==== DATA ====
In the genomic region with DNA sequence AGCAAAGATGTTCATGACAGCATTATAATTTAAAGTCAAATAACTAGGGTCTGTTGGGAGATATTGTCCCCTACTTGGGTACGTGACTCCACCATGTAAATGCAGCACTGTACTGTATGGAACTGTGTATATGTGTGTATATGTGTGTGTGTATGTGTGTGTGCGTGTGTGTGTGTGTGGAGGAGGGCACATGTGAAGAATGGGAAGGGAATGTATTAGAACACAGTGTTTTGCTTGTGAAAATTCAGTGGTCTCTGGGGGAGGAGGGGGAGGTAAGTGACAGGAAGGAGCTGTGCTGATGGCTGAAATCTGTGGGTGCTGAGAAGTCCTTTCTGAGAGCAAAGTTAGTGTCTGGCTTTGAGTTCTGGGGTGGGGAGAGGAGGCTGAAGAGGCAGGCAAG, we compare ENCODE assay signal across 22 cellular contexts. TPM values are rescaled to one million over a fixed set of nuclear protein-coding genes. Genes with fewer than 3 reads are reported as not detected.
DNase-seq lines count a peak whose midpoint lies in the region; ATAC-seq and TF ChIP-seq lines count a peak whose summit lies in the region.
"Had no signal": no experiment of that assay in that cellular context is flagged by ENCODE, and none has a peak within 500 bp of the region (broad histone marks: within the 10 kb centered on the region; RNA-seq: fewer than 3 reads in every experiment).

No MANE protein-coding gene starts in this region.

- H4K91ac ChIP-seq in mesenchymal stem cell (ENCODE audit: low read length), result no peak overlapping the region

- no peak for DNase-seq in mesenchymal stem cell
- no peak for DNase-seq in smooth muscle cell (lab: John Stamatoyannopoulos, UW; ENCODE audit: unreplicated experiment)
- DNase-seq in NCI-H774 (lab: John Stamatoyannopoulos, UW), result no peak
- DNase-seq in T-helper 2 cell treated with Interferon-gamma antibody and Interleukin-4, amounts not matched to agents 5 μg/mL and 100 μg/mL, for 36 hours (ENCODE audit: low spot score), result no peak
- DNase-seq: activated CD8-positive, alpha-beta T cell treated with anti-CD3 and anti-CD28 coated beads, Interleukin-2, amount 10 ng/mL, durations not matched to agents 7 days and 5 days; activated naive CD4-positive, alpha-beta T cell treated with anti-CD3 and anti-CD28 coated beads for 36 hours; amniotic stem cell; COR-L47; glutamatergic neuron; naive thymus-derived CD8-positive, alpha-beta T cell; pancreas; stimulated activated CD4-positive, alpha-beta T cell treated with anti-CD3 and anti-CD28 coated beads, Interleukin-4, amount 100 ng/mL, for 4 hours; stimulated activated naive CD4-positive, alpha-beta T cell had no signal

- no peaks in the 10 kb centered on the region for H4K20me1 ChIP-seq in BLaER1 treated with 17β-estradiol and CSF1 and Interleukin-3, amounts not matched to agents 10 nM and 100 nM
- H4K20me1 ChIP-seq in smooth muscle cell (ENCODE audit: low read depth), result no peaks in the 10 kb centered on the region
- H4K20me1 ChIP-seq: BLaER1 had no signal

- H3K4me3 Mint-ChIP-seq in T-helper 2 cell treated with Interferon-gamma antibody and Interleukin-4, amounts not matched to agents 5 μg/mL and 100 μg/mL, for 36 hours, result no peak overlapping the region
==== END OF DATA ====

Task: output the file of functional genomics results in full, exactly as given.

In the genomic region with DNA sequence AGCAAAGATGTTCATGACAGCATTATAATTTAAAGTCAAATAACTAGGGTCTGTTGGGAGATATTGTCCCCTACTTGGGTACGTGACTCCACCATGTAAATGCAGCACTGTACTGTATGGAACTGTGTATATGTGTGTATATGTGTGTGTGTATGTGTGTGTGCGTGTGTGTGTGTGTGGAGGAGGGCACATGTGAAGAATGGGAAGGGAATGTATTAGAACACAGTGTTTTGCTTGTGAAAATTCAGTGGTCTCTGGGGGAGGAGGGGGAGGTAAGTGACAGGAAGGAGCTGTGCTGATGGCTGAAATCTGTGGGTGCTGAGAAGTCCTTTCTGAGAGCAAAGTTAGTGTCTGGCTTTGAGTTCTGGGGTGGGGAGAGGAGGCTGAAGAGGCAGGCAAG, we compare ENCODE assay signal across 22 cellular contexts. TPM values are rescaled to one million over a fixed set of nuclear protein-coding genes. Genes with fewer than 3 reads are reported as not detected.
DNase-seq lines count a peak whose midpoint lies in the region; ATAC-seq and TF ChIP-seq lines count a peak whose summit lies in the region.
"Had no signal": no experiment of that assay in that cellular context is flagged by ENCODE, and none has a peak within 500 bp of the region (broad histone marks: within the 10 kb centered on the region; RNA-seq: fewer than 3 reads in every experiment).

No MANE protein-coding gene starts in this region.

- H4K91ac ChIP-seq in mesenchymal stem cell (ENCODE audit: low read length), result no peak overlapping the region

- no peak for DNase-seq in mesenchymal stem cell
- no peak for DNase-seq in smooth muscle cell (lab: John Stamatoyannopoulos, UW; ENCODE audit: unreplicated experiment)
- DNase-seq in NCI-H774 (lab: John Stamatoyannopoulos, UW), result no peak
- DNase-seq in T-helper 2 cell treated with Interferon-gamma antibody and Interleukin-4, amounts not matched to agents 5 μg/mL and 100 μg/mL, for 36 hours (ENCODE audit: low spot score), result no peak
- DNase-seq: activated CD8-positive, alpha-beta T cell treated with anti-CD3 and anti-CD28 coated beads, Interleukin-2, amount 10 ng/mL, durations not matched to agents 7 days and 5 days; activated naive CD4-positive, alpha-beta T cell treated with anti-CD3 and anti-CD28 coated beads for 36 hours; amniotic stem cell; COR-L47; glutamatergic neuron; naive thymus-derived CD8-positive, alpha-beta T cell; pancreas; stimulated activated CD4-positive, alpha-beta T cell treated with anti-CD3 and anti-CD28 coated beads, Interleukin-4, amount 100 ng/mL, for 4 hours; stimulated activated naive CD4-positive, alpha-beta T cell had no signal

- no peaks in the 10 kb centered on the region for H4K20me1 ChIP-seq in BLaER1 treated with 17β-estradiol and CSF1 and Interleukin-3, amounts not matched to agents 10 nM and 100 nM
- H4K20me1 ChIP-seq in smooth muscle cell (ENCODE audit: low read depth), result no peaks in the 10 kb centered on the region
- H4K20me1 ChIP-seq: BLaER1 had no signal

- H3K4me3 Mint-ChIP-seq in T-helper 2 cell treated with Interferon-gamma antibody and Interleukin-4, amounts not matched to agents 5 μg/mL and 100 μg/mL, for 36 hours, result no peak overlapping the region